Government likely to face pressure to modify draft abortion Bill

Master of Rotunda Hospital says inclusion in legislation of suicidal intent as grounds for a termination not evidence-based

 Dr Sam Coulter Smyth: the master of the Rotunda Hospital said the inclusion in legislation of suicidal intent as grounds for a termination  posed major ethical dilemmas for obstetricians. Photograph: Eric Luke

Dr Sam Coulter Smyth: the master of the Rotunda Hospital said the inclusion in legislation of suicidal intent as grounds for a termination posed major ethical dilemmas for obstetricians. Photograph: Eric Luke

 

The Government is likely to come under increased pressure to modify proposed legislation for abortion in cases of a threat of suicide after the master of one of the State’s biggest maternity hospitals expressed concerns about its plans.

Dr Sam Coulter Smith, master of the Rotunda Hospital, said the inclusion in legislation of suicidal intent as grounds for a termination was not evidence-based, posed major ethical dilemmas for obstetricians and could lead to an increase in women seeking terminations. While broadly welcoming the rest of the legislation, he was particularly critical of the absence of proposals for a gestational time limit.

His evidence to the Oireachtas health committee yesterday was welcomed by Fine Gael backbenchers who are opposed to the inclusions of the threat of suicide as grounds for a termination in the Protection of Life during Pregnancy Bill 2013.

The suicide clause in the legislation was strongly supported by the master of the National Maternity Hospital, Dr Rhona Mahony, and its clinical director, Dr Peter Boylan.

Saving women’s lives
Dr Mahony said the life of the foetus must be vindicated where it was practicable. It was her experience that the majority of women did not wish to lose their babies, but they did not want to die. The Bill was about saving women’s lives, regardless of whether that risk to life is physical or mental.

Dr Mahony said a woman who was intent on suicide was indeed at risk of dying. She needed to be assessed appropriately, believed, and expert psychiatric care provided.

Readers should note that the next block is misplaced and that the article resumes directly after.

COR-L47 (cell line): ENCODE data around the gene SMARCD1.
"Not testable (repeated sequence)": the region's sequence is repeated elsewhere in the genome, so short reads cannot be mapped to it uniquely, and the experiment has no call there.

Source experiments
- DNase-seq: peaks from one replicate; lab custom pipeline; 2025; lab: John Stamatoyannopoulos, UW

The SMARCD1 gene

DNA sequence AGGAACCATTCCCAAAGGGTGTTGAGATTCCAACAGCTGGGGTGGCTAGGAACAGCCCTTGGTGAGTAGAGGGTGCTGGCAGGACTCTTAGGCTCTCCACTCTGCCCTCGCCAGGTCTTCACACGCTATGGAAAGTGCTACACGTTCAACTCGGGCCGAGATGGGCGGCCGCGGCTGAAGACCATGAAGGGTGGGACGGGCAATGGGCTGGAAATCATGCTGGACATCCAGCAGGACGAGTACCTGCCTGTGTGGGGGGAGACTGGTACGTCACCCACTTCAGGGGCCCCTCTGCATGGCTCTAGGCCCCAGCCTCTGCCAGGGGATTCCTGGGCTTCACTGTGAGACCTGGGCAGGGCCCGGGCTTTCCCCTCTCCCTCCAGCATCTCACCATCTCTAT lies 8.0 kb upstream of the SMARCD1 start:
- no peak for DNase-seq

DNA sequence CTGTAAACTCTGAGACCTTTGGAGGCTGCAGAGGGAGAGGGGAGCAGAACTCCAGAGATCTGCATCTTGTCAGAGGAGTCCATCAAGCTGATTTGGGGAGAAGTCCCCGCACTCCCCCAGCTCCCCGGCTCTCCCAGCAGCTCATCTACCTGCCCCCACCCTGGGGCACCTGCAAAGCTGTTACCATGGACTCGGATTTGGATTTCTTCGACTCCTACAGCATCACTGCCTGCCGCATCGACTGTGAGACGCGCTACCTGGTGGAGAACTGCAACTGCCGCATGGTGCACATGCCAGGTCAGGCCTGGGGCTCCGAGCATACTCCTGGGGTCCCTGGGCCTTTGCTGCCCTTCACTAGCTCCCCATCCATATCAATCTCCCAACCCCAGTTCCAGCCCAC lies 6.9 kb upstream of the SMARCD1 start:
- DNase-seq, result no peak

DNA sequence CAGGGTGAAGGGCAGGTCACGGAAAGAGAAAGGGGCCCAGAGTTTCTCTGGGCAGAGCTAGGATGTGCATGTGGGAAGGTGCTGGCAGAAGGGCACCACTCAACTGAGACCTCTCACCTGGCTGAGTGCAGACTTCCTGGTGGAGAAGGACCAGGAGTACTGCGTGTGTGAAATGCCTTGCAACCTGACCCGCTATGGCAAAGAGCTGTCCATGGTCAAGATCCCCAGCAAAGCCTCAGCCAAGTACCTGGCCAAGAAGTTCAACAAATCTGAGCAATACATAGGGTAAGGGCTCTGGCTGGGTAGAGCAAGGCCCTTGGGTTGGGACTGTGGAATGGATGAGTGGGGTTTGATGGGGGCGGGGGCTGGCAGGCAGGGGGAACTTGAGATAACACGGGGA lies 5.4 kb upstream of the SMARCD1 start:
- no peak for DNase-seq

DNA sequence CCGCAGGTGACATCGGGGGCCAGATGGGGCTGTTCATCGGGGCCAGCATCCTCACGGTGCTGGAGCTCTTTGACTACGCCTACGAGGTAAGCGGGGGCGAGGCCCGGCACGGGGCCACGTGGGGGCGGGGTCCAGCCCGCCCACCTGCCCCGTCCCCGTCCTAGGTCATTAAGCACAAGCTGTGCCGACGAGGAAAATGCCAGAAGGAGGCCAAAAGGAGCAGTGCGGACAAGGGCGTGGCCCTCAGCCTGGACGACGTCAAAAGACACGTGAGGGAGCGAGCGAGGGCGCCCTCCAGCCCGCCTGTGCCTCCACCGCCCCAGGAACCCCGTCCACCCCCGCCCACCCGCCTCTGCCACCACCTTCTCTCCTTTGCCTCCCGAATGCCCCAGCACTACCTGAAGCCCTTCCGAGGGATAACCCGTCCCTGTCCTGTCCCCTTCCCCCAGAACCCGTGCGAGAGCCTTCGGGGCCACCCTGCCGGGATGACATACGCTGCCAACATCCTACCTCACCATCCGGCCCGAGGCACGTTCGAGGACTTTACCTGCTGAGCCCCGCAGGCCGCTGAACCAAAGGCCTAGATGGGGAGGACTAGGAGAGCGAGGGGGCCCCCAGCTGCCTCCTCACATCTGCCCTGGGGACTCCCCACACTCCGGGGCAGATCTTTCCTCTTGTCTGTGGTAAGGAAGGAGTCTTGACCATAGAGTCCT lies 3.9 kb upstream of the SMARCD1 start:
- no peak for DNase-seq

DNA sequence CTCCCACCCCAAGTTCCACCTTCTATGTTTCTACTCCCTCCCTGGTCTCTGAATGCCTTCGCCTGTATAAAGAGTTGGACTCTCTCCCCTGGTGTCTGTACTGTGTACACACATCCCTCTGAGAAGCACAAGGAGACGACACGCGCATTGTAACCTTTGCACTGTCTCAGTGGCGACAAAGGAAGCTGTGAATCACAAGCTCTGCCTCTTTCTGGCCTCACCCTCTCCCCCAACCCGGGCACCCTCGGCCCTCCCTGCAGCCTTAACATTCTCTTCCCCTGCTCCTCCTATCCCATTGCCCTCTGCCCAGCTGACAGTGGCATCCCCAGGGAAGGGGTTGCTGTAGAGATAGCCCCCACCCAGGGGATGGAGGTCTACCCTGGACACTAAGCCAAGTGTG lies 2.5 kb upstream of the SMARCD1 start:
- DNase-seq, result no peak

Responding to the concerns of Archbishop of Dublin, Diarmuid Martin, about the possibility of late terminations, she said obstetricians aimed to prolong viability and there was no suggestion a baby at 28-30 weeks’ gestation would be killed. Dr Boylan described the legislation proposed as highly restrictive in international terms and said suggestions that late terminations would be performed if it were passed had no basis in fact.

Minister for Health James Reilly, speaking at the start of yesterday’s hearing, said the only purpose of the legislation being introduced was to clarify what was lawfully available.

Dr Reilly criticised
Dr Reilly was criticised by members of his own party for leaving immediately after his contribution. Senator Paul Bradford described his absence as “bizarre” while Wicklow TD Billy Timmins said he could not think of a more appropriate place for the Minister to be.

The Minister’s spokesman said later his officials were well placed to answer any questions and that Minister of State Alex White would be present next week. Chief medical officer Tony Holohan indicated the Department of Health may look again at the penalties proposed for illegal abortions, currently set at 14 years in prison.

He said the suicide clause was being included because it was impossible to say such a situation would never arise. He defended the ability of psychiatrists to assess the risk involved, saying it was not a “hocus pocus sort of assessment”.

The Medical Council told the hearing that the assessment of a woman at risk of suicide should not differ from that of women seeking terminations because of physical symptoms.